Oxymetazoline however, if levels were high enough might get into the brain, and being a imidazoline causes CNS depression, that can "lead to coma, and a marked reduction in body temperature especially in infants" . This is why Oxymetazoline should not be used in infants.

    With each drug rebound congestion with continued use is a problem, that is to say, the decreased blood flow with vasoconstriction causes carbon dioxide and or lactic acid to build up locally which directly dilates the blood vessels.

    The drugs may not act on exactly the same alpha receptors the same way, as I have seen mentioned in the literature a blurry reference that Imidazolines have actions on alpha 2 receptors, and that is a suspected reason why Oxymetazoline can work after Phenylephrine fails.
    Source(s):
    Goodman and Gilman's Pharmacological Basis of Therapeutics, 6th edition, page 168
    Last edited: Nov 16, 2012
  15. Solomon Grundy

    Solomon Grundy Active Member

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    I thought you could have an operation to prevent snot? They remove the gland or something?
  16. Graham27

    Graham27 Active Member

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    What? It's one tissue linked between your nostrils, rather than a small bit of tissue in each?
  17. PU6HY

    PU6HY Active Member

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    I have perennial rhinitis. I suffered with it for years and finally cracked and went to a specialist. He prescribed Flixonaise, which is now called Pirinaise. He said there was a steroid contained in it that built some type of barrier up in your nasal passage. God knows if he spouting rubbish or not but I will tell you one thing, it did the trick for me. Yes it's a nasal spray and you said that's no good but I don't understand that comment. A ladies son in work has the condition too and also used the same spray as I do. It's not often that I need it now. Give it a try as its an over the counter thing now where previously you had to have a prescription. Well years ago you did anyway.
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    Last edited: Nov 16, 2012
  18. Sanders79

    Sanders79 Member

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    Have you never been referred to an ENT specialist? If not then it might be worth asking your GP if they would arrange it if it really impacts your daily life. Could be something as dull as a polyp.

    Over the counter decongestants might help but it depends on what is the root cause.
  19. Foebane72

    Foebane72 Active Member

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    Yes, that's why I mentioned people staring at me. I do it that way because it's easy to fold the paper into the right size and length and I can remove it just as easily as well. I wouldn't want bits of paper stuck up into my nasal cavity that I couldn't remove now, would I?
  20. Foebane72

    Foebane72 Active Member

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    It's not a polyp, I asked almost a year ago on a previous appointment.
  21. Foebane72

    Foebane72 Active Member

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    How's Benadryl as an alternative?

    I don't like nasal sprays because they take a while to take effect, and considering how often my nose runs, how do I know the drug isn't being washed out with the snot when I blow my nose?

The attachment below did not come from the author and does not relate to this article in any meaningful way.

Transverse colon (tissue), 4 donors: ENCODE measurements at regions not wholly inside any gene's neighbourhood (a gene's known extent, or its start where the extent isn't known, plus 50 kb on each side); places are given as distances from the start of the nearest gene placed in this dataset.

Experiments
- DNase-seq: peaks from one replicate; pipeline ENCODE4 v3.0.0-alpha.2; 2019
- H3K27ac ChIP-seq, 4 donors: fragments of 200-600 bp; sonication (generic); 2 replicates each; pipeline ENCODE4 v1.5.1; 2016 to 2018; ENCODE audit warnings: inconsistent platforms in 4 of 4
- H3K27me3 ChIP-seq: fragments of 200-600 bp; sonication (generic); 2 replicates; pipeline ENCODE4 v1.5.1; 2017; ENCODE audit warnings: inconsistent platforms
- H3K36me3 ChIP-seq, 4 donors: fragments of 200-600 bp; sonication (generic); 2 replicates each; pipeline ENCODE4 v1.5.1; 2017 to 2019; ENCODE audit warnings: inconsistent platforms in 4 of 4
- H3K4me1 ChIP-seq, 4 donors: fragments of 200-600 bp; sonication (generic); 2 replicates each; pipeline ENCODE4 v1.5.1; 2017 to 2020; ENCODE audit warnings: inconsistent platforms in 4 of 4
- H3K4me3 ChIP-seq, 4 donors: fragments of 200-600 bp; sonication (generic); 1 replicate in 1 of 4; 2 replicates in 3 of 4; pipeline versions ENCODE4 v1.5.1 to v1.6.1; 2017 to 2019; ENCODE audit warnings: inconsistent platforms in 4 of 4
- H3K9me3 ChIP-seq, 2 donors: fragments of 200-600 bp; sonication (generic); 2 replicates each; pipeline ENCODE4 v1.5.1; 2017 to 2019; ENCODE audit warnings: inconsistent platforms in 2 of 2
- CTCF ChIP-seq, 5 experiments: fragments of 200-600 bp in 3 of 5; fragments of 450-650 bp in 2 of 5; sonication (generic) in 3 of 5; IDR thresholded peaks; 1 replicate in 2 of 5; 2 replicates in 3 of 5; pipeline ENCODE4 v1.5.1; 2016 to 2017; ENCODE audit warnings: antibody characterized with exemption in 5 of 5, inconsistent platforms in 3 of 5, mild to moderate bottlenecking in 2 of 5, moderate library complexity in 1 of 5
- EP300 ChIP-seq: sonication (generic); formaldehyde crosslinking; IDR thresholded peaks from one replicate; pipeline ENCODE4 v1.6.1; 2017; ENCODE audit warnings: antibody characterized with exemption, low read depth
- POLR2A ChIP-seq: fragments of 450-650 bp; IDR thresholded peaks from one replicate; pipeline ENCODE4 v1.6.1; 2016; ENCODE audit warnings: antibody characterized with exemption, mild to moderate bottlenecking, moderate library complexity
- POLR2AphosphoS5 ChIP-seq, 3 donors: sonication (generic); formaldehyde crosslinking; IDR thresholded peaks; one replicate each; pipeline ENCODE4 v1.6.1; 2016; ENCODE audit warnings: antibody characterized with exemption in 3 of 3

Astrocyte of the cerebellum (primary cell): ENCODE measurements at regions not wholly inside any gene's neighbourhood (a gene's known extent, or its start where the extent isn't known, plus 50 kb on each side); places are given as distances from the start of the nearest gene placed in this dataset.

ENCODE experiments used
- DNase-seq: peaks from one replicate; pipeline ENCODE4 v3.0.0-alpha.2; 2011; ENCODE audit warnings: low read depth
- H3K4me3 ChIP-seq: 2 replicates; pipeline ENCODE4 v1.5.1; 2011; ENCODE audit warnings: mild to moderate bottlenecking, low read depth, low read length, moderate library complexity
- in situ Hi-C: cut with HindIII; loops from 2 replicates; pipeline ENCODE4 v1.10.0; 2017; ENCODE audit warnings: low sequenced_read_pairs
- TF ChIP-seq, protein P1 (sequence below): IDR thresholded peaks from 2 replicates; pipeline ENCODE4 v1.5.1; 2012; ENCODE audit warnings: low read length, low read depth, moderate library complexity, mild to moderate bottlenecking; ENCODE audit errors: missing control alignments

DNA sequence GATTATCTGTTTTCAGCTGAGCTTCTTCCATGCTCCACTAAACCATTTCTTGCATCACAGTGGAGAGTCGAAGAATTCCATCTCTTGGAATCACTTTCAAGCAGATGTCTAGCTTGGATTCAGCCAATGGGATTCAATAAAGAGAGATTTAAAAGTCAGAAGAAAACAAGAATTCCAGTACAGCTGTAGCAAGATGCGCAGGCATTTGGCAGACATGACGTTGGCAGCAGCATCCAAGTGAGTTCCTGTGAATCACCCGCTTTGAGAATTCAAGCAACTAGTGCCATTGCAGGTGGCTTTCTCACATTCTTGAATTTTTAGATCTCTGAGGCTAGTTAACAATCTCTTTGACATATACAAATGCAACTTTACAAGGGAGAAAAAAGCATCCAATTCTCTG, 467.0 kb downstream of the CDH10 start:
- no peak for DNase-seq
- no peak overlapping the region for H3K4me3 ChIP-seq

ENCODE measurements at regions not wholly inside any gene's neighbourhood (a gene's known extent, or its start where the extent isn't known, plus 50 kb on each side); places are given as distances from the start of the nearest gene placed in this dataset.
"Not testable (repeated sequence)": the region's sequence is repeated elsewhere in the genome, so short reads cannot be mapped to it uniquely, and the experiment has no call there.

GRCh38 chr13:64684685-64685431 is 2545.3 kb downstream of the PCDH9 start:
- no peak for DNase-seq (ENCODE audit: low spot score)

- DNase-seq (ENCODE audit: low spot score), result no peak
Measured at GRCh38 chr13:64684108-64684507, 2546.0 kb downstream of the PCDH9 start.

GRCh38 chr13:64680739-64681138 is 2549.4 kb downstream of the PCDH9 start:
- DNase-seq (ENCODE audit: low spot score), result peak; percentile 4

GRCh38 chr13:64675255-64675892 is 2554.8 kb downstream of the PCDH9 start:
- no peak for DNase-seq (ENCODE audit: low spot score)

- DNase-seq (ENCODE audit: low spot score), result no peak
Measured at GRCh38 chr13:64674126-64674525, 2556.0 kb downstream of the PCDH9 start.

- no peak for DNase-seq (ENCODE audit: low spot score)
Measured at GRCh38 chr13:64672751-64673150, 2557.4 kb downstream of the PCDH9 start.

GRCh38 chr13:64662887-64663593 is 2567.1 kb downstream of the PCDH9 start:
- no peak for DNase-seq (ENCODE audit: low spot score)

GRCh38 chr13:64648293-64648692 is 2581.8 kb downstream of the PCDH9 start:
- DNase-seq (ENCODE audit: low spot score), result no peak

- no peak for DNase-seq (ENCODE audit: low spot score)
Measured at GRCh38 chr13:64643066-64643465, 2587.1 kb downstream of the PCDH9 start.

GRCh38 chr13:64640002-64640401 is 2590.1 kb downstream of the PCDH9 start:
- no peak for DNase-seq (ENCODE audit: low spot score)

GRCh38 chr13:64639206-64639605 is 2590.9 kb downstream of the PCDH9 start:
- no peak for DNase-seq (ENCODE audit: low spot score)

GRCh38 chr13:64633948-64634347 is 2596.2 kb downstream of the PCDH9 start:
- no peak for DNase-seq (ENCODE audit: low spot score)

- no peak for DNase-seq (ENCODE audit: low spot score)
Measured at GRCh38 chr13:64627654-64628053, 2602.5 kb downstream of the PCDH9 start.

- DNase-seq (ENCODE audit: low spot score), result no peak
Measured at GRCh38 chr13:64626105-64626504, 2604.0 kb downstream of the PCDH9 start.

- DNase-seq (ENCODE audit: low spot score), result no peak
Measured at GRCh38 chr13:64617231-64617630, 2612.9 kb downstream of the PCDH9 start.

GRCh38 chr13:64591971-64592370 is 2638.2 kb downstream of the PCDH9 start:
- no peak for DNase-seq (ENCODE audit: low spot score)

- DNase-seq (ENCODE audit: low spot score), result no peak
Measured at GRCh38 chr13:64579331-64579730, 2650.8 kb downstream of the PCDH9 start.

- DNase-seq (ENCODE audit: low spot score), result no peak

22. PU6HY

    PU6HY Active Member

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    image-4197389835.jpg

    There you go bud. Invoice is in the post :)

    My nose is very sensitive and I hated sticking the nozzle and planting the spray up there at first but taking a big sniff in and you'll be ok soon enough.
  23. signs

    signs Well-Known Member

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    Our golden retriever always had a wet nose , he seemed happy enough .
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  24. PU6HY

    PU6HY Active Member

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    Haha. Quality.
  25. Ari33

    Ari33 Member

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    Decongestant nasal sprays work pretty fast in my experience... just keep sniffing to keep it up there for a few mins.
  26. JimmyMac

    JimmyMac Active Member

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    Don't sniff to hard though, otherwise you take it away from where it needs to act
  27. Graham27

    Graham27 Active Member

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    I have severe hay fever/grass allergy. I've occasionally had to put a little bit of tissue up each nostril when I've been playing golf to stop drips/blood. I've never ended up with it lodged :)
  28. Marky1973

    Marky1973 Active Member

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    I use Flixonase as well - used to have Beconase - and it works wonders...try and get some it can't hurt.

    Because if you have the same problem as me your nose will stop running when you clear it up. I hadn't had any for a month or so as i was too lazy to get to the doctors for a repeat prescription, so I was constantly bunged and runny....was using Ortivine, but not advisable for more than a couple of days. Picked up the spray on Wednesday, used the otrivine to clear things up and then took two sprays in each nostril before bed. one in each the following morning and no more otrivine - nostrils clear and free all day today....just one spray each morning and away you go.

    If you are as bad as me, it is worth it if it clears up the rhinitis.
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  29. figoagogo

    figoagogo Active Member

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    Nasal wash? Or a clothes peg?
  30. oakie

    oakie Member

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    Have you thought about putting a tampax up each nostril? very absorbent, you, and those around you, would hardly know they were in there!